failure to give substantial reasons why the sentence
imposed was so severe. Truly there is no gainsaying the fact that
homicide is a more serious offence than assault in all its
In contrast to the verdict considered by the
Disciplinary Committee is the verdict reached by the subordinate
court that the accused
was found guilty of "assault with intent
to do grievous bodily harm" though charged with culpable
homicide. See Annexure
"C" to applicant's papers.
It is important to note that Section 16(1)(2)(3) lays
down the procedure to be followed before the actual hearing by the
Committee can be embarked upon. I find nothing in the
statute that condones a departure from that procedure set. It may
superfluous that after a court of law i.e. the subordinate
court has reached a decision on the matter the proceedings should
more be referred to the Attorney-General for purposes of
complying with 16(4) but as the maxim goes 'superflua non
nocent' - superfluties hurt not. Moreover there is merit in the
consideration that the best interpreter of the statute is the statute
Nothing in the statute as it stands absolves one of the
necessity to act in terms of Section 16 once a conviction has been
in terms of Section 17(J). It would be only where an
exception is made authorising a departure from provisions of Section
where interpretation of Section 17(j) when made to accord
with Section 16 leads to either illusory judgment or
absurd results that such a course should be followed.
As the law stands it seems to me that it is essential in
all circumstances to follow provisions of Section 16 as for instance
its subsection 2 is preserved the audi alteram partem
rule. Furthermore it appears under subsection (3) and (4) that it is
of vital importance to refer the papers to the Attorney General
await his action for the condition precedent to the Committee
exercising its powers seems to reside in the Attorney General,
Consequently if the Committee cannot exercise its powers unless the
condition residing in the Attorney General is met, then it means
exercise of such power notwithstanding the fact that the condition
has not been met lacks the necessary sanction and therefore
irregular. Power should follow justice not, precede it. A rule of
justice lays down that a condition precedent must be fulfilled
the effect can follow. Co-Litt.201.
1 need hardly emphasise that it is only in doubtful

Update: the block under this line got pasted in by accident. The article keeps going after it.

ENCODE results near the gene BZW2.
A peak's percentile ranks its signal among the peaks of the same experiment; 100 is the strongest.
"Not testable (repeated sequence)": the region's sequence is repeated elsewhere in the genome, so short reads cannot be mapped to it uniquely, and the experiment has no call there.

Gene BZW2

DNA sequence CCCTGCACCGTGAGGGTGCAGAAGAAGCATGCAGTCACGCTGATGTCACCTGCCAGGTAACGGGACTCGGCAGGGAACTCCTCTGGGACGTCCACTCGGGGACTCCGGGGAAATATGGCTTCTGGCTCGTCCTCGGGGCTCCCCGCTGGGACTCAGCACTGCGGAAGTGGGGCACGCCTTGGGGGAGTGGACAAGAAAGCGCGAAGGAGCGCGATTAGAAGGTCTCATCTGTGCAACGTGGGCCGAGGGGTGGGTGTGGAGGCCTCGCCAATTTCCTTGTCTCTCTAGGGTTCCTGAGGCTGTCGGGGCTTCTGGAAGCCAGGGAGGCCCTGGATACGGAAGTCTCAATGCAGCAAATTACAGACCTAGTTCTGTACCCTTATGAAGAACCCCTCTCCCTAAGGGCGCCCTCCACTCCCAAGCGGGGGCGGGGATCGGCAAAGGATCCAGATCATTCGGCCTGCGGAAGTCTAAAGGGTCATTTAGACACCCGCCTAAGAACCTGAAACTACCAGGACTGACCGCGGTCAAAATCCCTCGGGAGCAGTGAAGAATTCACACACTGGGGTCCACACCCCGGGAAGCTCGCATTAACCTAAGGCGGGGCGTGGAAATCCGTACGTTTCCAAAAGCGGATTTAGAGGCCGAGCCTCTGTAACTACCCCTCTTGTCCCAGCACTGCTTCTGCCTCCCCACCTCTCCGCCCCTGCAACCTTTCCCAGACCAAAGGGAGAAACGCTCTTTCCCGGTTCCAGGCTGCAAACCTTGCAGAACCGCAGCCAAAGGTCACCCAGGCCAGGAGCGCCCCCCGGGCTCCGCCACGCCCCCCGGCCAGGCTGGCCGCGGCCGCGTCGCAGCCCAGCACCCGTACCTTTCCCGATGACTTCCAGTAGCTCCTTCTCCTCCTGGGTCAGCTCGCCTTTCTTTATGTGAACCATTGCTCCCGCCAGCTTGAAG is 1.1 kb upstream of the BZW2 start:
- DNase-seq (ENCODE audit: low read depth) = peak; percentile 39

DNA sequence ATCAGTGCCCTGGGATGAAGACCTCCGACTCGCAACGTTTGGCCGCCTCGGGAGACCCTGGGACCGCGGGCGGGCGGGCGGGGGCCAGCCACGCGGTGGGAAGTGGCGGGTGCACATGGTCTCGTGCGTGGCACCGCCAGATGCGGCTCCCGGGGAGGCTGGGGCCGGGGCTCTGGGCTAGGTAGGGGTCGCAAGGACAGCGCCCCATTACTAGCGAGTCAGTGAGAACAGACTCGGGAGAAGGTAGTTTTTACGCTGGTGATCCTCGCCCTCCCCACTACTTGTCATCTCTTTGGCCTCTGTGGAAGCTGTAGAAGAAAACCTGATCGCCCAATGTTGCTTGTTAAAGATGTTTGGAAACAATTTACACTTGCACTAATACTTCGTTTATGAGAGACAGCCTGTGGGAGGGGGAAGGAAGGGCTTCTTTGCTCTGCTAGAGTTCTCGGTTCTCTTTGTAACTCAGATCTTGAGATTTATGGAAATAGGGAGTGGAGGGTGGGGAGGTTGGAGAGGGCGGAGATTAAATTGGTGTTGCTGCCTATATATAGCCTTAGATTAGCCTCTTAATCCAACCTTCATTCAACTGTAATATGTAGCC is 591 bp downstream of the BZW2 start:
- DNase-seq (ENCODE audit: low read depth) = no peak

matters that, such an interpretation is to be made that inconvenience
may be avoided. Otherwise as amply shown under Section
16 the words of the law are very clear therefore there should be no
from them for the meaning of the Legislature gathered from
those words cannot be so well explained as by its own direct words,
index animi sermo (language conveys the
intention of the mind) and maledicta expositio
quae corrumpit textum (an exposition which corrupts the text is
bad). Moreover a departure from the law makes one wander and all
things become uncertain
to everybody. It would be rash to allow one
absurdity, because what would follow is an infinity.
/Mr. Mohapi ...
Mr. Mohapi for the respondents in argument raised
the issue that the applicant has not supplied the Court with the
record of proceedings. While
indeed it would have been beneficial to
the Court and at least one of the Counsel to have had the record it
serves no useful purpose
to raise this matter at this stage when
ample time existed when the matter could have properly been held in
issue against the applicant.
One does not know; perhaps in it might
be discovered things favourable to the Crown. If applicant in
considering the record decided
to leave it out because of the edge it
would provide the Crown with against him, so be it, for no one is
bound to arm his adversary
Having considered as many issues raised in this matter
as I could I find that proceedings before the Disciplinary Committee
as the role of the Attorney-General was side-stepped
in embarking upon them. Hence they are quashed. It is worth being
mind as a general rule that the good of a respondent arises
from a perfect case; his harm from any defect whatsoever. Only two
of applicant's costs are awarded against respondents on
account of the latter's partial success indicated earlier in this
M. L. LEHOHLA ACTING JUDGE
7th August, 1987
For the Applicant : Mr. Monaphathi For the
Respondents : Mr. Mohapi